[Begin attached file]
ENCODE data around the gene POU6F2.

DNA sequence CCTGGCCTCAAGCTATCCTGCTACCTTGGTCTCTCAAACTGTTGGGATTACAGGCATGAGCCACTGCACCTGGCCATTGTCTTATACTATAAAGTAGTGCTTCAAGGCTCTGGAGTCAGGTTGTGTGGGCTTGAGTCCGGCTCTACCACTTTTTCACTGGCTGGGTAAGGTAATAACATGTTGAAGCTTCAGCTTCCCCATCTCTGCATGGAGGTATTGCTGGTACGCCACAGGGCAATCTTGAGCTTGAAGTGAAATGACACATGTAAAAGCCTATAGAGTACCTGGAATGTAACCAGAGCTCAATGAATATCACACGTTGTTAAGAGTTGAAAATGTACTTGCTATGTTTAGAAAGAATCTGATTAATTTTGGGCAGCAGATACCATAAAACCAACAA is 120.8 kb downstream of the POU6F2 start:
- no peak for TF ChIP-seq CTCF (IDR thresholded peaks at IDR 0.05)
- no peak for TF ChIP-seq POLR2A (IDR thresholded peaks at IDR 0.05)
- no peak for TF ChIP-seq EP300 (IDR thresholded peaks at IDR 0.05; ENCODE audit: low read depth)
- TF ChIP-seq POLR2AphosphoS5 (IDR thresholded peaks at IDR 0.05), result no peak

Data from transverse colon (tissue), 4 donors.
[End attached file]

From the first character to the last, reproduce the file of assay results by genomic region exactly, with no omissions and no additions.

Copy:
ENCODE data around the gene POU6F2.

DNA sequence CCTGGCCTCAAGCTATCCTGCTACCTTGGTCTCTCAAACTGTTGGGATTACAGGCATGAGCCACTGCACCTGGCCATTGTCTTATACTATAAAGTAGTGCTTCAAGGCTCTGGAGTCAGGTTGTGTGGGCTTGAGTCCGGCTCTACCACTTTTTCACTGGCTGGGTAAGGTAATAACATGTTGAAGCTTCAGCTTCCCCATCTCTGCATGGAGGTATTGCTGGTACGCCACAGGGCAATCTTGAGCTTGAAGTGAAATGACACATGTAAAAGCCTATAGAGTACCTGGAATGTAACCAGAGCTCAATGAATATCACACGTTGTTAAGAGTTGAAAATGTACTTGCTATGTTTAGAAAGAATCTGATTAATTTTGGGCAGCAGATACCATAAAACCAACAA is 120.8 kb downstream of the POU6F2 start:
- no peak for TF ChIP-seq CTCF (IDR thresholded peaks at IDR 0.05)
- no peak for TF ChIP-seq POLR2A (IDR thresholded peaks at IDR 0.05)
- no peak for TF ChIP-seq EP300 (IDR thresholded peaks at IDR 0.05; ENCODE audit: low read depth)
- TF ChIP-seq POLR2AphosphoS5 (IDR thresholded peaks at IDR 0.05), result no peak

Data from transverse colon (tissue), 4 donors.